Finding Play

When was the last time you played? You engaged in a purposeless act, something needless, something that was fun, pleasurable, with no goal or outcome intended?

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It wasn’t long ago, when my work was all consuming, that someone said to me, “you don’t have any playtime in your life.” I begged to differ. I defensively stated I went to spin class 3-4 times a week, and that was my “playtime”.  Their response? “That’s not play ~ that is a planned activity where you are following specific instructions with the goal of burning calories and reducing stress.” Oh.

It’s pretty easy to see what play looks like.  Just go to any park and see children playing on swings, climbing on a jungle gym, randomly running from one spot to the next. You see joy in their face, freedom in their movement, and well, you see play. I experienced this in abundance last year, as a volunteer at the Charleston Parks Conservancy Teddy Bear Picnic.  This free event brought hundreds of families to Hampton Park where they were emersed in fun through face painting, yoga, hip hop, dancing, storytelling, music, crafts and even a station for Teddy Bear first aid.  And while the children were in full play mode, you also saw joy and elation in the faces of moms and dads,  grandma, grandpa and the entire family. Turns out, kids can teach us something about play.

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There is also some serious science about the importance of play in adults.  Author, pyschiatrist and founder of the National Institute for Play, Stuart Brown, MD, states that for adults, “a little bit of play can go a long way toward boosting our productivity and happiness”.  But if working out and competitive sports isn’t considered play, what is? Here are a few simple tips on finding play, (from psychcentral.com, The Importance of Play in Adults):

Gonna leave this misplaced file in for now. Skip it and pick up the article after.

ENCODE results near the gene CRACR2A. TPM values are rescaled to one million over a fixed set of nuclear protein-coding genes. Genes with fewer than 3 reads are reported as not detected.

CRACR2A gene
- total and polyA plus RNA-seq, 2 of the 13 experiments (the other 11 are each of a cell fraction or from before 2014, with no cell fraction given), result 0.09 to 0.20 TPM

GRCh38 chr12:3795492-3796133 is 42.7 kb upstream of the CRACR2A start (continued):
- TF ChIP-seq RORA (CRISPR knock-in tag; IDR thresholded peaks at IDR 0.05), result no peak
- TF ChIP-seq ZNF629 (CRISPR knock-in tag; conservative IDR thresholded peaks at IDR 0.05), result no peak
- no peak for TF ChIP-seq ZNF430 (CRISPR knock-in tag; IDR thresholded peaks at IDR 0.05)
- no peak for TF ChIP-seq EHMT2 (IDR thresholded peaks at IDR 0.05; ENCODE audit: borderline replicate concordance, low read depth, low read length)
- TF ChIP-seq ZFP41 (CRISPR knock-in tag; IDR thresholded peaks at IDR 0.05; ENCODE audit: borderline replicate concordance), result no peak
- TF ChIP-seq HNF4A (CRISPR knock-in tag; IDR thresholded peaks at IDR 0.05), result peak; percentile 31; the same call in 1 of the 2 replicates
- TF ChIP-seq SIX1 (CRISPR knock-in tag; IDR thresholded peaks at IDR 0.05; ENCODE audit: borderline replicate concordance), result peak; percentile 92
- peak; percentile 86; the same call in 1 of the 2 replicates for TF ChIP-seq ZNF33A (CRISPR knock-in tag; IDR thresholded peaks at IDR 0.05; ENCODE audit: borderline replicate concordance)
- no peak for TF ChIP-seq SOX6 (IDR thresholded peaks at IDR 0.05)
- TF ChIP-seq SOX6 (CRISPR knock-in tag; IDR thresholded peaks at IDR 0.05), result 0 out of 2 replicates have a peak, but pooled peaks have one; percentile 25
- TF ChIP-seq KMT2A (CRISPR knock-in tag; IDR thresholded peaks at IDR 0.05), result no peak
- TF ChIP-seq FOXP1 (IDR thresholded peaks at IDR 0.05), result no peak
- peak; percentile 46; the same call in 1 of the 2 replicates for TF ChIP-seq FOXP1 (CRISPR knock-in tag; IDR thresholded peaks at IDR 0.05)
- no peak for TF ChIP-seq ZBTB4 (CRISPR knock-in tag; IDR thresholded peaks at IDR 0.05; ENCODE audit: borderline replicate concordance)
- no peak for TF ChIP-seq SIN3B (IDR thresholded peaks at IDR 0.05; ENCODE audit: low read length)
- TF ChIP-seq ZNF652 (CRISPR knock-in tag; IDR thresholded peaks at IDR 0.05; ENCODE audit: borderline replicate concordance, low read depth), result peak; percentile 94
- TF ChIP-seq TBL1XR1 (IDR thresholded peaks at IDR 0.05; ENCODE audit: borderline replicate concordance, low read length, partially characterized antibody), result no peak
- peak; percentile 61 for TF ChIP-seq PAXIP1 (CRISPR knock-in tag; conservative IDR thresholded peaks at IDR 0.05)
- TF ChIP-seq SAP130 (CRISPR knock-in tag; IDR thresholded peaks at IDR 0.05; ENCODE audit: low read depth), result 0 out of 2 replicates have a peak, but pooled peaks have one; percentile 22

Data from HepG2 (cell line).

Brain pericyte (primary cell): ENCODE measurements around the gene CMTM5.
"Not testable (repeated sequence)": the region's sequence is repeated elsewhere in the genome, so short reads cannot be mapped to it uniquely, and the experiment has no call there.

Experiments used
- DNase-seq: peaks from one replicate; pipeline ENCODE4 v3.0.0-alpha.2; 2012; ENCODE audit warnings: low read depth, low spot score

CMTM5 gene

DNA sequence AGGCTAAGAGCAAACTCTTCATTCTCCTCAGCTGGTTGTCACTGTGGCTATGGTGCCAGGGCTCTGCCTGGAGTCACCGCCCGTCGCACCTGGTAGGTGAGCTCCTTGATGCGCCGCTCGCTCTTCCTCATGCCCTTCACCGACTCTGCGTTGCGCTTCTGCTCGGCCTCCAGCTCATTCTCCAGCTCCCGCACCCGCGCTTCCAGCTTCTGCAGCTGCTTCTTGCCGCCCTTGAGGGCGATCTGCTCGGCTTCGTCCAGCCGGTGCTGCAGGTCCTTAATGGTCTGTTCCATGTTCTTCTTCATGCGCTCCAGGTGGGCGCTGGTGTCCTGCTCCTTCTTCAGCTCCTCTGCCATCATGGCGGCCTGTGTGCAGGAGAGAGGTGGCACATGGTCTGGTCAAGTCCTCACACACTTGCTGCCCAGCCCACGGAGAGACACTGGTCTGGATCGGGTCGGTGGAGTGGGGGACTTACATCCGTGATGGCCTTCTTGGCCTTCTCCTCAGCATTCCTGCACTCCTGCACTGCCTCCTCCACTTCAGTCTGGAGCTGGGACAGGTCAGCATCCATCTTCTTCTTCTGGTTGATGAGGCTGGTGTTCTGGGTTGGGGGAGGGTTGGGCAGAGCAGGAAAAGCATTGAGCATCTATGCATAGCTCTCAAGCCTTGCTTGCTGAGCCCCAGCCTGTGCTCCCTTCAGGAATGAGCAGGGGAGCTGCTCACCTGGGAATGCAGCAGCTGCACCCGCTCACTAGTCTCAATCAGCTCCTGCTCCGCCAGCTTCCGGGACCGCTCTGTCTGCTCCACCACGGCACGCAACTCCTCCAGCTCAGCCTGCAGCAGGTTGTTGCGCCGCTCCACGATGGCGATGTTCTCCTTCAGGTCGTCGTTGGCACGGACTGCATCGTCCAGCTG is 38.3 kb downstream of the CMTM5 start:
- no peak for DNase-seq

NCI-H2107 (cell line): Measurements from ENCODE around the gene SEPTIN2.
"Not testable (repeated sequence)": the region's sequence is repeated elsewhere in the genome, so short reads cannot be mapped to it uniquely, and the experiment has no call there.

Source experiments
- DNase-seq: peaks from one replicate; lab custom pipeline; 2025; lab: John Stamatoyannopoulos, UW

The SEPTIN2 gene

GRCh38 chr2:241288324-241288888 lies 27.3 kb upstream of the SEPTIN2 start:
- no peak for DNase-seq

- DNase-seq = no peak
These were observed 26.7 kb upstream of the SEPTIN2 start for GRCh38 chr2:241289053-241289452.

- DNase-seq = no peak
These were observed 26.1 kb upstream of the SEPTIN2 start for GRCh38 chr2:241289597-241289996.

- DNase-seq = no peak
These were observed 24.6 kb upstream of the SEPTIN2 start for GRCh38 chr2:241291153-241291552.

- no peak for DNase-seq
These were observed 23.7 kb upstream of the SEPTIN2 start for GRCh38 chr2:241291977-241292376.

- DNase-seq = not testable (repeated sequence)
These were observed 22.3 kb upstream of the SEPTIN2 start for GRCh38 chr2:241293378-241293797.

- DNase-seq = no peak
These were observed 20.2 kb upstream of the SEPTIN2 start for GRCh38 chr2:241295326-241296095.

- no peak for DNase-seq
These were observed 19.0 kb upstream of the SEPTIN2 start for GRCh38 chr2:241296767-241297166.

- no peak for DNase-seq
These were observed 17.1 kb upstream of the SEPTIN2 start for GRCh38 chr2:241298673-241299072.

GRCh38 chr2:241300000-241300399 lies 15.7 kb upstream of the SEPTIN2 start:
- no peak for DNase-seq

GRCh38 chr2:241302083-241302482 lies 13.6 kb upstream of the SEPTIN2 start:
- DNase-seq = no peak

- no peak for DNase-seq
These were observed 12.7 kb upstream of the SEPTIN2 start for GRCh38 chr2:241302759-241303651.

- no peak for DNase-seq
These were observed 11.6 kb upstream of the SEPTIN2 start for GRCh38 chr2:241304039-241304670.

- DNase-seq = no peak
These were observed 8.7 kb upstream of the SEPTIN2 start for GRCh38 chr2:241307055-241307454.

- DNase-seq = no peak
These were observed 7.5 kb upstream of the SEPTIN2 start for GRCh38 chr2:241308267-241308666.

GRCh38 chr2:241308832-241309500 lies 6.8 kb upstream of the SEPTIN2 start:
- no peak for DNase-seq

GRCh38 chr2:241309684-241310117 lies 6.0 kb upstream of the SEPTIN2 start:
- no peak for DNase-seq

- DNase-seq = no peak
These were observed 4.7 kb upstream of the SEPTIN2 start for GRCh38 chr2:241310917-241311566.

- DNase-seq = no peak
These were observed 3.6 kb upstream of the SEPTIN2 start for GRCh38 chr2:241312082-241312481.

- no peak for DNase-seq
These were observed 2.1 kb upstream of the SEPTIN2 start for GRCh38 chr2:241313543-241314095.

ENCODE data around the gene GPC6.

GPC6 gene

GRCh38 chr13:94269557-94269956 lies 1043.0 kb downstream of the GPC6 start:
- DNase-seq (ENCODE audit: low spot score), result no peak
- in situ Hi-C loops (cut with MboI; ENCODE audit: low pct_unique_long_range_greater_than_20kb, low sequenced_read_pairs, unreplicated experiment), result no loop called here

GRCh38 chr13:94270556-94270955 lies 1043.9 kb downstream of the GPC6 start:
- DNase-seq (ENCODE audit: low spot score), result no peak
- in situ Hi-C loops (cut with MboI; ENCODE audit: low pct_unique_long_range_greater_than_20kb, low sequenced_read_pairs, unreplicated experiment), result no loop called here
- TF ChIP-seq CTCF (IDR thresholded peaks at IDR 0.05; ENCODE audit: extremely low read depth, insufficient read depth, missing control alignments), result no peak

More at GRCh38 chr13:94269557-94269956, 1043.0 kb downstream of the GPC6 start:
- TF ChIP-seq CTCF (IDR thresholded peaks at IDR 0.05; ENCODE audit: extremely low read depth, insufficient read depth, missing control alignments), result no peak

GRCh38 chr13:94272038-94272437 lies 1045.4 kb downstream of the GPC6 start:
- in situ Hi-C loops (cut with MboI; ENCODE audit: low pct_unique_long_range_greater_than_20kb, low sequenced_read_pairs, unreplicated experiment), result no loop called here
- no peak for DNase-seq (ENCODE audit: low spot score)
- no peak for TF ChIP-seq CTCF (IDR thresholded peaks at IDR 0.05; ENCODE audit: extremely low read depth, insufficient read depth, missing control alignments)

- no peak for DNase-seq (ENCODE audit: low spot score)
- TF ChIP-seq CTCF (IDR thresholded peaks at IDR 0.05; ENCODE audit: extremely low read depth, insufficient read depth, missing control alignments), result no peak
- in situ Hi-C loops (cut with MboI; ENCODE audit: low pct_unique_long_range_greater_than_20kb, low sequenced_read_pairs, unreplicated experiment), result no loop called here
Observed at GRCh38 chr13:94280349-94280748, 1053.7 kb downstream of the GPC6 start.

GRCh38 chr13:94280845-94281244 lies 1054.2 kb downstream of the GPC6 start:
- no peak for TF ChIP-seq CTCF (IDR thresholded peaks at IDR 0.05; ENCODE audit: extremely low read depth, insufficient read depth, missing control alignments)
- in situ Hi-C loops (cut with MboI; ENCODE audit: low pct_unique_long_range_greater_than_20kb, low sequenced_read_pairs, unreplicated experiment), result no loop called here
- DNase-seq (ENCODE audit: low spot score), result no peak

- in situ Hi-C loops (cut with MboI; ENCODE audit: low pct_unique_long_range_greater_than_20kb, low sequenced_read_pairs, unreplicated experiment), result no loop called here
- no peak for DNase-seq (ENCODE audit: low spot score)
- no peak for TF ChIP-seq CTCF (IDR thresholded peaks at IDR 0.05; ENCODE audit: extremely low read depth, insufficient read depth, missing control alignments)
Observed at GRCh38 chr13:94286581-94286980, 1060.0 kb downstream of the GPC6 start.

• Change how you think about play ~ play is important in all aspects of our lives, from creativity to relationships. Give yourself permission and time to play every day.
  • Find your former play ~ what excited you as a child, what did you love to do? Find it and reconnect with the play you used to love.
  • Surround yourself with playful people ~ spend time with your friends and family that love to play.
  • Play with little ones ~ playing with little ones can help us experience the magic of play.

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So what better way to get started with your own personal play plan, than with this year’s Teddy Bear Picnic, March 5th (1:30 – 4:30) at Hampton Park.  Hosted by the Charleston Parks Conservancy for the eighth year, this FREE event promises to bring playtime back into your life!  It’s open to kids young and old and if you feel a little awkard going without a child in tow, sign up to be a volunteer.  This year’s event will also unveil a new children’s book published by the Conservancy titled, “Here, There and Everywhere with Parker the Bear”.  In the book, Parker visits 10 city parks where he jumps rope with children at St. Julian Devine Community Center, sails a model boat at Colonial Lake, does yoga at Demetre Park, meets new friends at White Point Gardens and just has fun playing in the parks all throughout Charleston.  This may be a children’s book, or maybe an adult guide to how to reconnect with your playtime.

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The Charleston Parks Conservancy started the Teddy Bear Picnic with the intention of connecting children with their parks. If we grow up experiencing the parks in our community, chances are we will appreciate them more as adults.

And what if we also find our “playtime” right where it all started, in our very own parks.

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The Teddy Bear Picnic is FREE but families can pre-register online and pre-order their copy of “Here, There and Everywhere with Parker Bear” to save time at check-in: https://www.eventbrite.com/e/teddy-bear-picnic-2017-tickets-31333135251. Books are $12 each or order two books for $20.  

The Charleston Parks Conservancy is a nonprofit organization dedicated to inspiring the people of Charleston to connect with their parks and together create stunning public places and a strong community.   

Photographs courtesy of the Charleston Parks Conservancy and my collection from the 2016 Teddy Bear Picnic.

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English Drews
English Drews is a native Charlestonian, a fourth generation Kuhne-Drews. In the past year, she has managed to turn her life upside down, for the...

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